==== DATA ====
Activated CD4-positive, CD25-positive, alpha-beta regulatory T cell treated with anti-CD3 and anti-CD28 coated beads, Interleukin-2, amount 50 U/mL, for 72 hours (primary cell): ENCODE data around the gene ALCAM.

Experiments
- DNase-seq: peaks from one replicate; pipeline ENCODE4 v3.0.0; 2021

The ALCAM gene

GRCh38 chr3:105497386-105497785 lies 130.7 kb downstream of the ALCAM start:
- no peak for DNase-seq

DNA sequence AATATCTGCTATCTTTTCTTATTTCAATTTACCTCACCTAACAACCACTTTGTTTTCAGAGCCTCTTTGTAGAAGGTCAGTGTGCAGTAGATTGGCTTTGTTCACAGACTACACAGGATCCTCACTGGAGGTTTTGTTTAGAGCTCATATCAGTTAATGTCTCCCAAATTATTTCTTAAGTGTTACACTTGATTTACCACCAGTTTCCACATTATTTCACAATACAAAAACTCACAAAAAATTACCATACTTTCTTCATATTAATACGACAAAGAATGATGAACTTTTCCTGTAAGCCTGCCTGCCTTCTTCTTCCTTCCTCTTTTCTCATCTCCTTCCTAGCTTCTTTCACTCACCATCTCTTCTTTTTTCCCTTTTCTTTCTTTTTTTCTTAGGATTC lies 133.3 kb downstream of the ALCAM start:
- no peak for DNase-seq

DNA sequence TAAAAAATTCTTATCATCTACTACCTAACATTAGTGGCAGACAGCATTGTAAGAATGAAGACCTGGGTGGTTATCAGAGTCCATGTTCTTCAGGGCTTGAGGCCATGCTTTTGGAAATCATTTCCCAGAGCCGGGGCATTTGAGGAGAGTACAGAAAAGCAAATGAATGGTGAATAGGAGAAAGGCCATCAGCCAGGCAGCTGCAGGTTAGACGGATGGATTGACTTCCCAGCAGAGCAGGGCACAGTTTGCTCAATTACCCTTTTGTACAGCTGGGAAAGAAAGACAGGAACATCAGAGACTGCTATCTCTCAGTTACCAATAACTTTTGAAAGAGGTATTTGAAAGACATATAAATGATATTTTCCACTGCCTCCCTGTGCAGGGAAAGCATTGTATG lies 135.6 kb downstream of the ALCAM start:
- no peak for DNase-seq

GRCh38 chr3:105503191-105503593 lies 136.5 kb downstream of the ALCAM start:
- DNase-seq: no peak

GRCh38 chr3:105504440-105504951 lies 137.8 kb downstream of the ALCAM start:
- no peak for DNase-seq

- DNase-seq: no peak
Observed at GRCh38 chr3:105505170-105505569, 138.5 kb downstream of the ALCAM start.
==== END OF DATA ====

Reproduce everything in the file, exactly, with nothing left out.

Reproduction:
Activated CD4-positive, CD25-positive, alpha-beta regulatory T cell treated with anti-CD3 and anti-CD28 coated beads, Interleukin-2, amount 50 U/mL, for 72 hours (primary cell): ENCODE data around the gene ALCAM.

Experiments
- DNase-seq: peaks from one replicate; pipeline ENCODE4 v3.0.0; 2021

The ALCAM gene

GRCh38 chr3:105497386-105497785 lies 130.7 kb downstream of the ALCAM start:
- no peak for DNase-seq

DNA sequence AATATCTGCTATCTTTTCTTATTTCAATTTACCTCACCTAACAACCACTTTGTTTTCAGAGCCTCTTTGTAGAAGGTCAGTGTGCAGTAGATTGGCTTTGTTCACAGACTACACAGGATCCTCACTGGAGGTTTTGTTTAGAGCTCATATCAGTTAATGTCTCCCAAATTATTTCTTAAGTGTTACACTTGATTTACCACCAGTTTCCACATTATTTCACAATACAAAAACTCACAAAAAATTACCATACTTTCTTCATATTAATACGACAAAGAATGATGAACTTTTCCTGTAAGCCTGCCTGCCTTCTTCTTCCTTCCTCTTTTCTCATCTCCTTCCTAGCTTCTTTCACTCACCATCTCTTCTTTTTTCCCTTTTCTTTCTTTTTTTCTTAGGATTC lies 133.3 kb downstream of the ALCAM start:
- no peak for DNase-seq

DNA sequence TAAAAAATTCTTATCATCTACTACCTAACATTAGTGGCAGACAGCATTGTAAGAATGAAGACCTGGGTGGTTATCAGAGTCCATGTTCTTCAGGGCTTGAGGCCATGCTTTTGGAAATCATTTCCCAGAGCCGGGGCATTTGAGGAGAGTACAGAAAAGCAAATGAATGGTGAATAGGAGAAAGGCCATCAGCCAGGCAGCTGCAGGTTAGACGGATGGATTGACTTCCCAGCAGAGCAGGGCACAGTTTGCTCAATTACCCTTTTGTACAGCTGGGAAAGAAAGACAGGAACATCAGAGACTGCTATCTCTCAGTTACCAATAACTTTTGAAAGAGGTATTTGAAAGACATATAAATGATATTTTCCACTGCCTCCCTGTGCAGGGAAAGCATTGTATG lies 135.6 kb downstream of the ALCAM start:
- no peak for DNase-seq

GRCh38 chr3:105503191-105503593 lies 136.5 kb downstream of the ALCAM start:
- DNase-seq: no peak

GRCh38 chr3:105504440-105504951 lies 137.8 kb downstream of the ALCAM start:
- no peak for DNase-seq

- DNase-seq: no peak
Observed at GRCh38 chr3:105505170-105505569, 138.5 kb downstream of the ALCAM start.